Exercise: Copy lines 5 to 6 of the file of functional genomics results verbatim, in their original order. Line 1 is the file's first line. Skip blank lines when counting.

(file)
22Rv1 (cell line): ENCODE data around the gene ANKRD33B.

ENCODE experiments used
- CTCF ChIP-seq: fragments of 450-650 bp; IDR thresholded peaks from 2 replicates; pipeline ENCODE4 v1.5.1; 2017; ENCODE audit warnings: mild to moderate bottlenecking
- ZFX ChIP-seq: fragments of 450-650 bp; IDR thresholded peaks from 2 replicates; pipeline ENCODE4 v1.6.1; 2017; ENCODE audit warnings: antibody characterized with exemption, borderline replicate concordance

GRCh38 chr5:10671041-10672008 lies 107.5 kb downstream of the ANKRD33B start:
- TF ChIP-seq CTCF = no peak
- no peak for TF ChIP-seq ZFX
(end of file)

GRCh38 chr5:10671041-10672008 lies 107.5 kb downstream of the ANKRD33B start:
- TF ChIP-seq CTCF = no peak